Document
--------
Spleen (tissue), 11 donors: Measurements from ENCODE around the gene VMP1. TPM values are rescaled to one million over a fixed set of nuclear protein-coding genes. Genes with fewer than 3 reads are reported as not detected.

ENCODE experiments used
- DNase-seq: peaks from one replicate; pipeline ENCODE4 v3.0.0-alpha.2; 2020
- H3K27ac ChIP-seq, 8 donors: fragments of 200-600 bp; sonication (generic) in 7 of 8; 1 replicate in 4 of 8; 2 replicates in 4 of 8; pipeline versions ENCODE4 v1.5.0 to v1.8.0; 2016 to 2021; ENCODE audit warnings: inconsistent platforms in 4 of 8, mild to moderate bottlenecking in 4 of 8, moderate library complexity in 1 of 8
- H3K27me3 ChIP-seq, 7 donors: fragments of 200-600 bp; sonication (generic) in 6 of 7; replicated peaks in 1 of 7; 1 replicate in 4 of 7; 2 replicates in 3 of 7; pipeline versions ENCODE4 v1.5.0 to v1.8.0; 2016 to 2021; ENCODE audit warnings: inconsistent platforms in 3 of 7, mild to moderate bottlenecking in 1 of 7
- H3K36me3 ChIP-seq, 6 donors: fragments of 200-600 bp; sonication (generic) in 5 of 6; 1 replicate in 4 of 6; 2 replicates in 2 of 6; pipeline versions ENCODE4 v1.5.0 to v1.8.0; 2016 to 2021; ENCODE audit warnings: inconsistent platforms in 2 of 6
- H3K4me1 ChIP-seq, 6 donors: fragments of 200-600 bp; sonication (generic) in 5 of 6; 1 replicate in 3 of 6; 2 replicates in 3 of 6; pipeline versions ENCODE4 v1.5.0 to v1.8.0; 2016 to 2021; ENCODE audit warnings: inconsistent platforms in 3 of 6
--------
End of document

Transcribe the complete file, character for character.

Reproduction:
Spleen (tissue), 11 donors: Measurements from ENCODE around the gene VMP1. TPM values are rescaled to one million over a fixed set of nuclear protein-coding genes. Genes with fewer than 3 reads are reported as not detected.

ENCODE experiments used
- DNase-seq: peaks from one replicate; pipeline ENCODE4 v3.0.0-alpha.2; 2020
- H3K27ac ChIP-seq, 8 donors: fragments of 200-600 bp; sonication (generic) in 7 of 8; 1 replicate in 4 of 8; 2 replicates in 4 of 8; pipeline versions ENCODE4 v1.5.0 to v1.8.0; 2016 to 2021; ENCODE audit warnings: inconsistent platforms in 4 of 8, mild to moderate bottlenecking in 4 of 8, moderate library complexity in 1 of 8
- H3K27me3 ChIP-seq, 7 donors: fragments of 200-600 bp; sonication (generic) in 6 of 7; replicated peaks in 1 of 7; 1 replicate in 4 of 7; 2 replicates in 3 of 7; pipeline versions ENCODE4 v1.5.0 to v1.8.0; 2016 to 2021; ENCODE audit warnings: inconsistent platforms in 3 of 7, mild to moderate bottlenecking in 1 of 7
- H3K36me3 ChIP-seq, 6 donors: fragments of 200-600 bp; sonication (generic) in 5 of 6; 1 replicate in 4 of 6; 2 replicates in 2 of 6; pipeline versions ENCODE4 v1.5.0 to v1.8.0; 2016 to 2021; ENCODE audit warnings: inconsistent platforms in 2 of 6
- H3K4me1 ChIP-seq, 6 donors: fragments of 200-600 bp; sonication (generic) in 5 of 6; 1 replicate in 3 of 6; 2 replicates in 3 of 6; pipeline versions ENCODE4 v1.5.0 to v1.8.0; 2016 to 2021; ENCODE audit warnings: inconsistent platforms in 3 of 6